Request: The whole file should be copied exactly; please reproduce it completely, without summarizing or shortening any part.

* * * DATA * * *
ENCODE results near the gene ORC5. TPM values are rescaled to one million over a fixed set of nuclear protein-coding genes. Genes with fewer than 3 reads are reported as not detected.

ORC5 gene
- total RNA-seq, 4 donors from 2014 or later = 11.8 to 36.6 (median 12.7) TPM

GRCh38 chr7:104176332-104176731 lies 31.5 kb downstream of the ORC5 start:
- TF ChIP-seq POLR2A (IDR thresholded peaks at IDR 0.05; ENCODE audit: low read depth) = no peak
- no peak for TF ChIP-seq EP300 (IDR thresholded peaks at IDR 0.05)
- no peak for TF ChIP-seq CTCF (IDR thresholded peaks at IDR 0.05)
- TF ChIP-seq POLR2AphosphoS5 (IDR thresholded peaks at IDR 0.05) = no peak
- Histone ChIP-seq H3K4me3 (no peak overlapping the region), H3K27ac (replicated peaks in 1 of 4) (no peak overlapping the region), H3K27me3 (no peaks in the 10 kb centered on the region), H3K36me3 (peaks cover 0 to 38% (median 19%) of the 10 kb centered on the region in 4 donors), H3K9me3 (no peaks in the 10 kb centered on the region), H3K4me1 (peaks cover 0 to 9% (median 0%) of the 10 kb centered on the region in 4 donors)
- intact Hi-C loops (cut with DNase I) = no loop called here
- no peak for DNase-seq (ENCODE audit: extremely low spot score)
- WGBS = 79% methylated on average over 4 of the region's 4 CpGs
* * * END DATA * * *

ENCODE results near the gene ORC5. TPM values are rescaled to one million over a fixed set of nuclear protein-coding genes. Genes with fewer than 3 reads are reported as not detected.

ORC5 gene
- total RNA-seq, 4 donors from 2014 or later = 11.8 to 36.6 (median 12.7) TPM

GRCh38 chr7:104176332-104176731 lies 31.5 kb downstream of the ORC5 start:
- TF ChIP-seq POLR2A (IDR thresholded peaks at IDR 0.05; ENCODE audit: low read depth) = no peak
- no peak for TF ChIP-seq EP300 (IDR thresholded peaks at IDR 0.05)
- no peak for TF ChIP-seq CTCF (IDR thresholded peaks at IDR 0.05)
- TF ChIP-seq POLR2AphosphoS5 (IDR thresholded peaks at IDR 0.05) = no peak
- Histone ChIP-seq H3K4me3 (no peak overlapping the region), H3K27ac (replicated peaks in 1 of 4) (no peak overlapping the region), H3K27me3 (no peaks in the 10 kb centered on the region), H3K36me3 (peaks cover 0 to 38% (median 19%) of the 10 kb centered on the region in 4 donors), H3K9me3 (no peaks in the 10 kb centered on the region), H3K4me1 (peaks cover 0 to 9% (median 0%) of the 10 kb centered on the region in 4 donors)
- intact Hi-C loops (cut with DNase I) = no loop called here
- no peak for DNase-seq (ENCODE audit: extremely low spot score)
- WGBS = 79% methylated on average over 4 of the region's 4 CpGs